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Jane Frazer Cosgrove. Photo: Supplied

Mental health ministry begins at the grassroots

Jane Frazer Cosgrove is a mental health advocate and a Moderator’s Community Service Medal recipient (2014). She is one of the founding members of A Nouwen Network and has been the facilitator since its inception in November 2009.

What inspired you to create A Nouwen Network?

In 2006 I began advocating for the provision of specific chaplaincy outreach to those experiencing mental illness. By mid-2008 my friends and I were feeling disheartened because even when the need was acknowledged there were “insufficient funds”.

At that time, I heard Rev Jim Wallis speaking about his book God’s Politics. Wallis claims that “history is most changed by social movements with a spiritual foundation”.

After that I began to have conversations about how we could “mobilise” others from the pews to offer some community-based pastoral support to those whose lives were affected by mental illness.

What does it mean to be a spirit-directed grassroots network?

Spirit-led ministry begins with, and remains radically dependent on, prayer. We felt led to take whatever grassroots actions we could towards encouraging and offering mental health pastoral care.

We wanted others like us to know that they are not alone, so we formed A Nouwen Network as a means of being connected. From the beginning, we hoped to meet with people from different faith communities because it was clear that far more could be done by working together.

Why is spirituality such a key issue?

Henri Nouwen writes, “It is important to know that our emotional life is not the same as our spiritual life. Our spiritual life is the life of the Spirit of God within us. As we feel our emotions shift we must connect our spirits with the Spirit of God and remind ourselves that what we feel is not who we are. We are and remain, whatever our moods, God’s beloved children.”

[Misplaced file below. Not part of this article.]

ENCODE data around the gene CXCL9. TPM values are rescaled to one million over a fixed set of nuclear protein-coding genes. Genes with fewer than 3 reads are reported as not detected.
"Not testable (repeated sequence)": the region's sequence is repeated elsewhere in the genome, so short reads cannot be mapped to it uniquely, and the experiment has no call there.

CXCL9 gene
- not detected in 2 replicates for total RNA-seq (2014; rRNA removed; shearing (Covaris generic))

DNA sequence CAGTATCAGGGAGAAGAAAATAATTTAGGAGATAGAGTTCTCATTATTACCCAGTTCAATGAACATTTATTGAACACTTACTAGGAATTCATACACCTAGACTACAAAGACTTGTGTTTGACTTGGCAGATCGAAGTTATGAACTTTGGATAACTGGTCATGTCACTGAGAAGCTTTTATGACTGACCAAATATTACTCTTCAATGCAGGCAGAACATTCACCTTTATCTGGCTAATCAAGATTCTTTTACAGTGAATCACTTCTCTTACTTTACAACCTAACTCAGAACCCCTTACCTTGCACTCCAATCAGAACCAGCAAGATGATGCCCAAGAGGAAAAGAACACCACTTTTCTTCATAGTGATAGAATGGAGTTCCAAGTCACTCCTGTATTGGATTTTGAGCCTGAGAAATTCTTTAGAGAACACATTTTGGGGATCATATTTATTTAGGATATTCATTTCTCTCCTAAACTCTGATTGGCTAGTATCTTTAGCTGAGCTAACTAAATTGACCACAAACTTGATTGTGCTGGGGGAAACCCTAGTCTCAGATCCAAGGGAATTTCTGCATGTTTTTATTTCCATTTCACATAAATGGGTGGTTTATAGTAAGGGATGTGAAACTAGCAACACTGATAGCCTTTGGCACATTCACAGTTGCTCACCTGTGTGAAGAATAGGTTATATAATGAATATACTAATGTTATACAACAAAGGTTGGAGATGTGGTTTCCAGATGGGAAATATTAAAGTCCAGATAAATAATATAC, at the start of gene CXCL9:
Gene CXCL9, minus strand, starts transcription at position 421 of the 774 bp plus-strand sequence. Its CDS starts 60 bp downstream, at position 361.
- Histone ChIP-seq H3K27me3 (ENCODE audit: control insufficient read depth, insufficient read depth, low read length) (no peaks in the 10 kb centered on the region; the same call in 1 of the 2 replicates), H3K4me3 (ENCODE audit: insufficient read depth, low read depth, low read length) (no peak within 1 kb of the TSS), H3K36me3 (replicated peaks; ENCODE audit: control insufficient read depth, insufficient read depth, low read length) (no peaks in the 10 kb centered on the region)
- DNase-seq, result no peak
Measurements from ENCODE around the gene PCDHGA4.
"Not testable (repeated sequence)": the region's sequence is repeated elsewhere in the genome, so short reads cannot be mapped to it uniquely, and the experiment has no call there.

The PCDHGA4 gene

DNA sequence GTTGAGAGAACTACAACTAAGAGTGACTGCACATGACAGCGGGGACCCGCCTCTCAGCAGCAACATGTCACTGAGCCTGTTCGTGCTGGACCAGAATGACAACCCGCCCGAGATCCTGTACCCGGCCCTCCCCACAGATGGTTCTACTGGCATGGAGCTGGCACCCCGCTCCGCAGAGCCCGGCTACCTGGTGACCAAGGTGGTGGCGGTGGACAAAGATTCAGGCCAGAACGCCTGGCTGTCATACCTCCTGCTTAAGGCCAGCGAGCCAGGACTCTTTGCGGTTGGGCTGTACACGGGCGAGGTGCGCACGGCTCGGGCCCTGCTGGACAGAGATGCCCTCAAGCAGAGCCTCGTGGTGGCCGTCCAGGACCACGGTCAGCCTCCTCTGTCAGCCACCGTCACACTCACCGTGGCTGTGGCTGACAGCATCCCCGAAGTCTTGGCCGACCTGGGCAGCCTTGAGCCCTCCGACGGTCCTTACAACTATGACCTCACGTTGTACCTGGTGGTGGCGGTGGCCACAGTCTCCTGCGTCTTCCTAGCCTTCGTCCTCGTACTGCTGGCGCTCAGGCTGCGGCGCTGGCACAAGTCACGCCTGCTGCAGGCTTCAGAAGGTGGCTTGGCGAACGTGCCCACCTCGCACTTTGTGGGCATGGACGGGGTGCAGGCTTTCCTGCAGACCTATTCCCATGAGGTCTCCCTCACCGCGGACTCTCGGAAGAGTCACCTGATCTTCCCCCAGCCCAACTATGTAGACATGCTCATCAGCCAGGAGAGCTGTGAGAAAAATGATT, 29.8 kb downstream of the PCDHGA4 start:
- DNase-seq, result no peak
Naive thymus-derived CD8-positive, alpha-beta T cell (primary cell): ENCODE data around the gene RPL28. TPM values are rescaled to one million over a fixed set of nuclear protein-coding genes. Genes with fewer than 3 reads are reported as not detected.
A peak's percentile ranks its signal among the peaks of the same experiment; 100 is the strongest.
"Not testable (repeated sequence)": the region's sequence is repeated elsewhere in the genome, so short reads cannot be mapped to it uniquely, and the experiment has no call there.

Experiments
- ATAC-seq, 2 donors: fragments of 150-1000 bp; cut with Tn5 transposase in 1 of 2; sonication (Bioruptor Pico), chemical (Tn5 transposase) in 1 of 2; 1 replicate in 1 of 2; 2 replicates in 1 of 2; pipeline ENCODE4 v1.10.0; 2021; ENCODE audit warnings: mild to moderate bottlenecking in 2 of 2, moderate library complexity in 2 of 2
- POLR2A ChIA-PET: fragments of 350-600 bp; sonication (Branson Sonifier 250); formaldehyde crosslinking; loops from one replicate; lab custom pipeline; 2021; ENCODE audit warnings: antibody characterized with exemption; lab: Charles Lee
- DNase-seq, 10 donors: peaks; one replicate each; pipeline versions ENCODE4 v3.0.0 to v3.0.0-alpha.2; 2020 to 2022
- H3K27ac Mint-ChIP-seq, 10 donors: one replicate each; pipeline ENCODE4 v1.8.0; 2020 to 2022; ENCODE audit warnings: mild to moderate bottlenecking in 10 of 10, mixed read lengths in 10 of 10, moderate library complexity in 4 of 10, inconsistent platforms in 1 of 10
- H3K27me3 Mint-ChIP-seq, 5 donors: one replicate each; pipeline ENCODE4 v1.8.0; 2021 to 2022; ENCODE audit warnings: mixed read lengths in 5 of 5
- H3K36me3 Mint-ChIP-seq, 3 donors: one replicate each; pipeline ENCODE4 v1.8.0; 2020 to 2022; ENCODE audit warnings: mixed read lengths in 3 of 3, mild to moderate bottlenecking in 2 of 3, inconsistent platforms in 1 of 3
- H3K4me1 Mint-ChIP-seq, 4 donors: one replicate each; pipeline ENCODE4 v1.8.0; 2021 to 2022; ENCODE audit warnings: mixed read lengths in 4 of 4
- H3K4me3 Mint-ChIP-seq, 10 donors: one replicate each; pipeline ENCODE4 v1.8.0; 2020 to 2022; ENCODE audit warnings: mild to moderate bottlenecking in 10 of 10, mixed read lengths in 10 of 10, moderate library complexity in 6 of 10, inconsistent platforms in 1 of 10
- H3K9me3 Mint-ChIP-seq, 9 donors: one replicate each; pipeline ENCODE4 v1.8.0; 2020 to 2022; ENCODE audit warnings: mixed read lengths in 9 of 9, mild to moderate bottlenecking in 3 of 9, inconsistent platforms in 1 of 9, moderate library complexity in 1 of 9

People often confuse the emotional with the spiritual. We all need to understand that to have a mental illness is not a spiritual failure. It is not anybody’s fault and it is certainly not a sin. It is not a punishment, or a sign that God has stopped loving someone.

How can congregations embrace and support people living with mental health issues and their families?

The Queensland Synod website offers some helpful resources and A Nouwen Network’s website has a range of suggestions, including a description of our coffee gatherings.

Personally, I encourage congregations to be creative and generous and to offer multiple opportunities for genuine friendships to be established and maintained.

Our true friendship is the greatest gift we can give. It can give new hope to people. It tells them that they do not have to go through rough times alone, and reminds them that they are precious and they are loved.

Queensland Mental Health Week is held 6–14 October. Visit qldmentalhealthweek.org.au for resources and events.

For further information about A Nouwen Network visit nouwen-network.com

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